The subconscious mind is capable of consent as well. And it doesn't always agree with what the conscious mind thinks about things. For instance, a person's subconscious mind might really want to have sex with that hottie over there, while the conscious mind remembers "oh wait, I'm married." Or the conscious mind might think "a person like me should want anal sex" but the subconscious mind thinks "no way." In day-to-day life, this can look like a person who regrets doing something or who seems confused about what they want.

During a hypnotic trance, the hypnotist is speaking to their subject's subconscious mind. Suggestions can do impressive and amazing things because the subconscious mind encompasses so much of our selves and our personalities, but ultimately, they're just words someone says to you. The subject is the one who has to implement the suggestions. Nothing will happen, hypnotically, that the subconscious mind does not allow.

So at a certain level, hypnotic trance and hypnotic suggestions cannot happen without the subject's consent, making questions of safewords entirely irrelevant.

No problem, right?

Well... no. My subconscious might allow some things that the conscious me wouldn't.**

Fortunately, most subjects during trance have a conscious awareness of what's happening, that I call the observer. It's like the conscious mind has stepped to the side but is still watching everything going on. I have rarely entirely lost my observer, although occasionally my observer has been distracted. Usually, though, my observer is engaged in the trance, noticing stuff, sometimes helping out.

The observer knows what the conscious mind would consent to, and can interrupt. The observer can safeword, or break the trance. To me, this is approximately as difficult as safewording during any other BDSM scene. Other subjects' mileage may vary, depending to a large extent on what they believe about hypnosis.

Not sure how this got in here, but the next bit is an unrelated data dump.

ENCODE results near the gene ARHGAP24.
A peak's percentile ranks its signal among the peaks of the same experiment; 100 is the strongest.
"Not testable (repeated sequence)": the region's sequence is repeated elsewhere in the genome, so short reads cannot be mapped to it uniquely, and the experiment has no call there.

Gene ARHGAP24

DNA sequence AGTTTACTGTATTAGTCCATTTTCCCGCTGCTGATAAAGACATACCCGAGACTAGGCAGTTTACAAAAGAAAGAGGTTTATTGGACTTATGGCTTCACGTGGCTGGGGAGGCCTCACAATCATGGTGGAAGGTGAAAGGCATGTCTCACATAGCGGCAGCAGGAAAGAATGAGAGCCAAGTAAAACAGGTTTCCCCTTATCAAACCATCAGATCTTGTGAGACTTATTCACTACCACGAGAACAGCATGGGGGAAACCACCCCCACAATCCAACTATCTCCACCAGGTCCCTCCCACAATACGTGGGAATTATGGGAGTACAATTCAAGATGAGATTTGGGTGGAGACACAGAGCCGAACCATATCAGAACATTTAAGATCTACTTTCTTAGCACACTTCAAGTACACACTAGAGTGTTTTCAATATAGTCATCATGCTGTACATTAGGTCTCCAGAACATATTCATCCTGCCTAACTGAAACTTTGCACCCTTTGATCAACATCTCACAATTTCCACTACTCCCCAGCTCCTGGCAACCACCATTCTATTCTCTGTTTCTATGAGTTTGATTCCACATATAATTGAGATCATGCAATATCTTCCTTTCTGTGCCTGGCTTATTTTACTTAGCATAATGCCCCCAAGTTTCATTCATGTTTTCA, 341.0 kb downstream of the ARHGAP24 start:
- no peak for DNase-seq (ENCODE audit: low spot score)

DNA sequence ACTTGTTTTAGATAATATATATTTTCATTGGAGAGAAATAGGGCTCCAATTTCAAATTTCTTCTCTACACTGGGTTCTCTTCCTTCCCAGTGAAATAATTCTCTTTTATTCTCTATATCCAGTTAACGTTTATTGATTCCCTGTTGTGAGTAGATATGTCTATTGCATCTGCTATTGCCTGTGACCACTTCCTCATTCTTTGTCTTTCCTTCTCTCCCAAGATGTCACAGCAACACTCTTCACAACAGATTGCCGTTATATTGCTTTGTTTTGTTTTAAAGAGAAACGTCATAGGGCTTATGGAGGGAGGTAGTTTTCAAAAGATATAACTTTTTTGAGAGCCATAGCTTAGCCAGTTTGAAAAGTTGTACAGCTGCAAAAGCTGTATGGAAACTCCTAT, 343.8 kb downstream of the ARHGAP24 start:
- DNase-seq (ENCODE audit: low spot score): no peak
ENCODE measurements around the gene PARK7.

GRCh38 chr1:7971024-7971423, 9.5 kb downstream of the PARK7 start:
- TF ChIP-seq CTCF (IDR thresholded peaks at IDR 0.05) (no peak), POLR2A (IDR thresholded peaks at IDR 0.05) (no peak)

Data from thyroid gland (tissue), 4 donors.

The hypnotist can make it much easier for their subject by asking them to communicate during the trance, by checking in, by inviting them to safeword. If you use the color system and include green, you can reduce some of the common anxieties around safewording.

The best solution I've seen is for the hypnotist to just give a safeword suggestion to their subject. If a hypnotist instructs their subject to safeword easily, naturally, automatically whenever it's appropriate, even in trance, and refreshes the suggestion periodically, then you're all set. The subject can safeword when they consciously need to, and they will automatically safeword when they subconsciously need to.

I have four automatic safewords: red, yellow, green, and ow. The ow is for when something is causing me physical discomfort that I believe my partner did not intend, but I'm in a state when I could not otherwise communicate it. I have used them in trance without any difficulty.

Negotiation and communication are better tools for establishing and maintaining consent than safewords and always will be. But you can certainly safeword during hypnotic trance, if you believe you can.

* This is part of why safewords are problematic; a lot of players, when they're having things done to them, don't have very much of their conscious mind on-line at the moment. Remembering and forming the intent and saying the word is sometimes not possible. This doesn't mean safewords are useless, as some will contend, but it does mean you can't rely on them in all cases.

** Annoyingly, my subconscious won't allow some things I really want it to. I want my partner to be able to give me hallucinations! Except apparently, deep down, I don't.

Tuesday, November 23, 2010

On Hypnosis: Part One

A reader asks:

What experience have you had with hypnosis?

This question is much bigger and more complicated than it seems!

I have nine months experience with hypnosis. Before February 2010, I didn't really believe it would work. I figured there was maybe something there but it seemed... new-agey and bogus. Out of curiosity and a certain sense of recklessness, I found some people who do erotic hypnosis and hung out with them at a con. I was boggled!